Aug 312010
 
Authors: By Margaret Talev and Warren P. Strobel McClatchy-Tribune

WASHINGTON — After more than seven years of war, President Barack Obama declared the combat mission in Iraq over on Tuesday night, saying it’s in the best interests of both Iraqis and
Americans and that ending combat will help the United States focus on new priorities, especially restoring the economy.

In excerpts released by the White House ahead of a prime-time Oval Office address to mark the formal transition of security authority in Iraq, Obama said that “now, it is time to turn the page.”

Turning his attention to the issue dominant in the American public’s mind two months before
November’s elections, the president said that “today, our most urgent task is to restore our economy and put the millions of Americans who have lost their jobs back to work.” He added that “in the days to come, it must be our central mission as a people, and my central responsibility as president.”

On Iraq, he said that the U.S. has paid “a huge price” in human and dollar costs since President George W. Bush’s invasion in 2003.

“We have persevered because of a belief we share with the Iraqi people, a belief that out of the ashes of war, a new beginning could be born in this cradle of civilization.”

Now, “We have met our responsibility,” Obama said, according to the excerpts.

For weeks, the president and his advisers have been highlighting the transition date as a promise fulfilled. At the same time, Obama and his team insist they are well aware of the difficulties that remain in a country where insurgents pose a serious threat and the elections six months ago have yet to yield an agreement on a government. Violence exploded last week with insurgent attacks and car and suicide bombings in 14 cities.

Despite the transition to Iraqi security forces, roughly 50,000 U.S. troops remain in Iraq for counterterrorism, training and protection of U.S. personnel. They are expected to stay at least through the end of 2011 under an agreement with the Iraqis.

Republicans on Tuesday emphasized the possibility that Iraq may not be stable enough even by then to succeed without U.S. forces present.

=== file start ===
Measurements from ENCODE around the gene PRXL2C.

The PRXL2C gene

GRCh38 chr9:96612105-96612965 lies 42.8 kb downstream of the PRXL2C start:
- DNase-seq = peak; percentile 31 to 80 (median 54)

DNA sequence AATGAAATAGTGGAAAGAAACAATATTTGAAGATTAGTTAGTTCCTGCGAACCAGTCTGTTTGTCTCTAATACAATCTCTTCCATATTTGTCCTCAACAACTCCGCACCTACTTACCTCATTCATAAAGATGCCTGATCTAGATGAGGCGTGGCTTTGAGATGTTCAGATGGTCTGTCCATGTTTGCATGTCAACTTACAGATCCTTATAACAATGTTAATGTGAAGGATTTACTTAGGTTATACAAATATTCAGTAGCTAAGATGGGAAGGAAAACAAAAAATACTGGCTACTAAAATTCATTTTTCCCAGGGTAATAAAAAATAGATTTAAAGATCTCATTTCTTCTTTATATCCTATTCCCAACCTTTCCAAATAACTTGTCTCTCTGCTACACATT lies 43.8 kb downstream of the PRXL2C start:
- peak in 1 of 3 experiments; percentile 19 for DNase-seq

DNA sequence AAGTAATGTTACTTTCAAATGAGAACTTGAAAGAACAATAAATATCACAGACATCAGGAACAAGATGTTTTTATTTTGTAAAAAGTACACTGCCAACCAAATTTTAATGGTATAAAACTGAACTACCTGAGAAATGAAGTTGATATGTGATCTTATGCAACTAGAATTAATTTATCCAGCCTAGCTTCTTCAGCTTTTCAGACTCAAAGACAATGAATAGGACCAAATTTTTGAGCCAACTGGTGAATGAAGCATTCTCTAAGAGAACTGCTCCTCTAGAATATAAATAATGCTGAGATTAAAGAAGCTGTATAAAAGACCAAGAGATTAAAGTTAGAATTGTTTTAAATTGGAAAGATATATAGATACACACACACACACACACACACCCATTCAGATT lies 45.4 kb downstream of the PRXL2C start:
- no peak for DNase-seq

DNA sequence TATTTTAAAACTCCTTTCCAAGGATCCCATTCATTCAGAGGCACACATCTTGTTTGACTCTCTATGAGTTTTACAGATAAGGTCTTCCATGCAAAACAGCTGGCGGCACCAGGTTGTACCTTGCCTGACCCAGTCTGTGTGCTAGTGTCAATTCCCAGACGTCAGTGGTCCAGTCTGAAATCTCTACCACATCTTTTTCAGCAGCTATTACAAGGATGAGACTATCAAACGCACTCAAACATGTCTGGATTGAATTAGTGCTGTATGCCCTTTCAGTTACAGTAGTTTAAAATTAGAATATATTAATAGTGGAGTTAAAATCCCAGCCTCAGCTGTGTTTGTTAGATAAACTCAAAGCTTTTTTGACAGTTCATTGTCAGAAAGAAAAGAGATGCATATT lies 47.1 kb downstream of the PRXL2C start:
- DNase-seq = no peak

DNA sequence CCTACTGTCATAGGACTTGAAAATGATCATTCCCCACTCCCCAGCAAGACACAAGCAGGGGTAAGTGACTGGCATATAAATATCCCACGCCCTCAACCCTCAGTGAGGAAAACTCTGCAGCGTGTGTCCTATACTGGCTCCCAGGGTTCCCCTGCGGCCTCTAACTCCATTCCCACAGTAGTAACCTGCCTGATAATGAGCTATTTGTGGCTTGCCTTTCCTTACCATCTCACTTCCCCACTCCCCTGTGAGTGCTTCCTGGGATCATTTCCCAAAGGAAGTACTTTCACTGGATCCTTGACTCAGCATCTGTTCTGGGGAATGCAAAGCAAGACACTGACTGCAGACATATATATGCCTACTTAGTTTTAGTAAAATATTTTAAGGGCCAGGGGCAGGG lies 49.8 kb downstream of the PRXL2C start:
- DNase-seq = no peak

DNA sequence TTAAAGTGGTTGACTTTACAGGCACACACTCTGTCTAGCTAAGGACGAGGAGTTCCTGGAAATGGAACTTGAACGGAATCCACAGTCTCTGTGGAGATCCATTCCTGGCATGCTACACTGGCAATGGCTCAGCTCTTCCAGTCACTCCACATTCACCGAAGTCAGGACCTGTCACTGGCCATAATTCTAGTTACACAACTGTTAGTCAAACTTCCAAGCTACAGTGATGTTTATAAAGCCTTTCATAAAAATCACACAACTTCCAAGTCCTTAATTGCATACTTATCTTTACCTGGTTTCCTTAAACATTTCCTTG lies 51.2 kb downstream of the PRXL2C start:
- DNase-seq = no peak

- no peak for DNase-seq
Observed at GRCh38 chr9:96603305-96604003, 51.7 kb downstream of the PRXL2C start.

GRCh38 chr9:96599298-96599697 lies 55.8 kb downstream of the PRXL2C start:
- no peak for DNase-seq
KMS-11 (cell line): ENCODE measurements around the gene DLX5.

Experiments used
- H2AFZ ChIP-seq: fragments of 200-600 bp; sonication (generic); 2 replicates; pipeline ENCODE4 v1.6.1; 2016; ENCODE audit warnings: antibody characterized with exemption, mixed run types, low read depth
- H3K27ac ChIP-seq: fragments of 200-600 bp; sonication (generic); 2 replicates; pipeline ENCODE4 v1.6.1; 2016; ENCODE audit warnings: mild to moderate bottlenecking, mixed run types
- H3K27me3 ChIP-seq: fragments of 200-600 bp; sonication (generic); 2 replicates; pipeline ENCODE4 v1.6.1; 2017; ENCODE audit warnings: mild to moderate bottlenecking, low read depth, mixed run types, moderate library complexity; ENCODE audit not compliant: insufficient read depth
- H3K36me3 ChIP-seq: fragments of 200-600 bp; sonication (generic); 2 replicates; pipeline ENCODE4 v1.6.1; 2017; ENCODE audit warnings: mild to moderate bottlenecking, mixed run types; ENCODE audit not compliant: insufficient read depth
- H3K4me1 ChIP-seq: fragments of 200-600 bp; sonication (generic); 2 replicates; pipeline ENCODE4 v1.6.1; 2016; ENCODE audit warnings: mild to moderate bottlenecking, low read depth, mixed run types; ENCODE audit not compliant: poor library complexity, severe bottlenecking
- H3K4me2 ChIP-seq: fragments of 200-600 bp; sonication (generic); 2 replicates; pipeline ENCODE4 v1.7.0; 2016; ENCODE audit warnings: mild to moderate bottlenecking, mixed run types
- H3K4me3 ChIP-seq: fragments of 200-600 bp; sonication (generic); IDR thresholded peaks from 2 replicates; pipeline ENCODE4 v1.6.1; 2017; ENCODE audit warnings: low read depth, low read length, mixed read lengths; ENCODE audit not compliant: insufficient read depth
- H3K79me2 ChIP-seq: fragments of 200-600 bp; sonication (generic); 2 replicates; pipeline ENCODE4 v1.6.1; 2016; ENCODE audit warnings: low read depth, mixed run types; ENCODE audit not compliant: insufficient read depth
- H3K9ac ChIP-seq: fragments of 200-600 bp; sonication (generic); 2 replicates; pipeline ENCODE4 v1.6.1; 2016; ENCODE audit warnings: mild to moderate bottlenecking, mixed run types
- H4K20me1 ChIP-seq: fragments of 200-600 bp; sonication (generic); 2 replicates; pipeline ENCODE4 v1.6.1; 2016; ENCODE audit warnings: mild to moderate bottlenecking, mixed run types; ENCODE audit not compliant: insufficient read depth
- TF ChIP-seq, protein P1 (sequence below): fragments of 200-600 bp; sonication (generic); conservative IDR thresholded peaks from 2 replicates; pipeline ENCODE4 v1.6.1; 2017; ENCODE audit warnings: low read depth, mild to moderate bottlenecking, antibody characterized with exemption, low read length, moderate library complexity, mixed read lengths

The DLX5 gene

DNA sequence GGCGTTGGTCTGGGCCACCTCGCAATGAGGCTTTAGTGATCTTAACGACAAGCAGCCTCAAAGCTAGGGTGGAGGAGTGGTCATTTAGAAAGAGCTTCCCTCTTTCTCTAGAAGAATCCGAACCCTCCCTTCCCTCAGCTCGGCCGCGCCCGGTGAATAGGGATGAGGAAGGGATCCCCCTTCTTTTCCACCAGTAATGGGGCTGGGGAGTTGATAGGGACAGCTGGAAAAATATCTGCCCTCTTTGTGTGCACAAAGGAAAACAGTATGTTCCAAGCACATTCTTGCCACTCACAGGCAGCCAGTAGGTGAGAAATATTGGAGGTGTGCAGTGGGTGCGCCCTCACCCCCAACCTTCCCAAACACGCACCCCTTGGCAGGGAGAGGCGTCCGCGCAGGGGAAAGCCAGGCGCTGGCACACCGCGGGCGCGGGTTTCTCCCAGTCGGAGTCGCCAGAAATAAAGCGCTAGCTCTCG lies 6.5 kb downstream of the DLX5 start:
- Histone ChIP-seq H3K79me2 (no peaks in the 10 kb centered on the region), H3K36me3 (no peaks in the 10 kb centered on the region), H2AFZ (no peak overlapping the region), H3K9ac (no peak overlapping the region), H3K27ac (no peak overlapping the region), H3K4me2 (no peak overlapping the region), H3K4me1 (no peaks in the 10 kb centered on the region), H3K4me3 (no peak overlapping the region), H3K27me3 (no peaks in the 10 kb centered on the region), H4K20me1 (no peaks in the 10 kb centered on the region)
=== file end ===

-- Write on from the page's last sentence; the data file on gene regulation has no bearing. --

House Minority Leader John Boehner, R-Ohio, said Iraqis and Americans “deserve to know what America is prepared to do if the cause for which our troops sacrificed their lives in Iraq is threatened.”

Boehner said that in recent months “we’ve often heard about ending the war in Iraq, but not much about winning the war in Iraq. If we honor what our men and women fought for, we cannot turn our backs now on what they have achieved.”

Senate Minority Leader Mitch McConnell, R-Ky., said that Obama “could very well find himself negotiating a new security agreement next year.”

Just as the end of the combat mission marks a milestone for the nation, it is also a bookend for
Obama, who opposed the preemptive war from the start and campaigned on that opposition but
has had to oversee the war as commander-in-chief for a year and a half.

Before his speech Tuesday, Obama flew to the Army base at Fort Bliss, Texas, where thousands
of U.S. soldiers deployed to and returned from combat in Iraq.

He called Bush from Air Force One, though aides declined to release any detail about the call.

At Fort Bliss, Obama told soldiers that “what I’d like to do is just to come around and shake all of your hands personally, to say thank you to all of you, to say thank you for a job well done, and to know that you are welcome home with open arms from every corner of this country. People could not be prouder of you, and we are grateful.”

A day earlier, he visited wounded soldiers at Walter Reed Army Medical Center in Washington and honored 11 soldiers with the Purple Heart. Vice President Joe Biden is in Iraq for a formal ceremony to hand responsibility from Gen. Raymond T. Odierno to Gen. Lloyd Austin.

Defense Secretary Robert Gates, addressing the American Legion National Convention in
Milwaukee on Tuesday, said, “I am not saying that all is, or necessarily will be, well in Iraq,”
Gates said. His voiced quivered as he read the number of troops killed in Iraq, 4,427.

A USA Today/Gallup poll last week found that 34 percent of Americans now say it was worth going to war in Iraq.

Americans are divided over whether the U.S. is any safer from terrorism because of the war. As for the elephant in the room — whether the U.S. should renew a combat mission if Iraqi forces can’t maintain security — Americans say no by about a 2-to-1 ratio.

The poll of 1,003 adults had a margin of error of plus or minus 4 percentage points.
Even before Obama spoke, Republicans were branding the president as a hypocrite. They said more credit was due to Bush, for backing Gen. David Petraeus’ troop surge that was credited with helping to stabilize the situation enough to turn governance over to the Iraqis.

McConnell recalled that “the surge wasn’t very popular when it was announced” and that “one of its biggest critics was the current president.”

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